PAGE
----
Preliminary Research into the Effects of Higher Brain Living on Well-being

David Seagull, MSW

 

ABSTRACT

Context • Higher Brain Living (HBL) is a light-touch therapy, which practitioners claim can increase well-being.  Although studies have suggested that its component elements—light touch, focused breathing, and positive self-talk—can increase well-being for specific populations in specific contexts, no empirical research has occurred on HBL’s efficacy.

Objective • The study intended to measure the effects of HBL therapy on the well-being of individuals who have received it.

Design • The research team designed a quasi-experimental controlled trial that used a survey to gather self-reported data related to well-being.

Setting • The study took place in individual HBL practitioners’ locations throughout the USA.

Participants • Participants were adults who had attended an introductory presentation about HBL.

Intervention • Participants were assigned to one of three groups: (1) the intervention group, who had responded to the baseline and postintervention surveys and had participated in HBL sessions (n = 14); (2) the control group, who had responded to the baseline and postintervention surveys and had not participated in HBL sessions (n = 9); and (3) the noncompleter group who had responded to the baseline surveys and had not completed the postintervention survey (n = 54).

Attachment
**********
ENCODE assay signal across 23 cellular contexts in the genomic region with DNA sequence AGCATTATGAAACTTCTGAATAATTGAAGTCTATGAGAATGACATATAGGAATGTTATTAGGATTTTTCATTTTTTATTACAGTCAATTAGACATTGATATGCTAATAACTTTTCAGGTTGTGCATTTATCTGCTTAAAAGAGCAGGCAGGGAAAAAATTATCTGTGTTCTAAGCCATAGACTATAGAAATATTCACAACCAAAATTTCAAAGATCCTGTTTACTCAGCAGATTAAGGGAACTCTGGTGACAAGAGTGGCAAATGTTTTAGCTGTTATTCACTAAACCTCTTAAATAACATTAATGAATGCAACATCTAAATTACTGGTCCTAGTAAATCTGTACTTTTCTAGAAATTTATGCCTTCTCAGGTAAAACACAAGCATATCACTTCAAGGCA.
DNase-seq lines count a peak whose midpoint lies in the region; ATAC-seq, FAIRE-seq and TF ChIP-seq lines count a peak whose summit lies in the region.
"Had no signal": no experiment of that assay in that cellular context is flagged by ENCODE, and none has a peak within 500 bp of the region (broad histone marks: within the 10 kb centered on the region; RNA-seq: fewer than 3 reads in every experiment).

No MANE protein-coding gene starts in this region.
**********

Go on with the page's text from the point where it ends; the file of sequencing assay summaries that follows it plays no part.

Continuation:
Outcome Measures • Well-being was assessed using five measures that evaluated constructs associated with well-being: (1) happiness using the Subjective Happiness Scale (SHS), (2) anxiety using the Anxiety Index (AI), (3) depression using  Depression Index (DI) (4) mastery using the Pearlin Mastery Scale (PM), and (5) flourishing using the Flourishing Scale (FS).

Results • The study included baseline data from 77 respondents; 23 participants completed the surveys at baseline and postintervention, 14 in the intervention group and 9 in the control group. A statistically significant, greater improvement occurred for the intervention group in the measures for flourishing, mastery, and happiness compared to the control group.

Conclusions • The current study provides a foundation of empirical evidence suggesting the effectiveness of HBL as a potential treatment for improving well-being, upon which further investigation can be based. (Adv Mind Body Med. 2022;36(2):8-13.)

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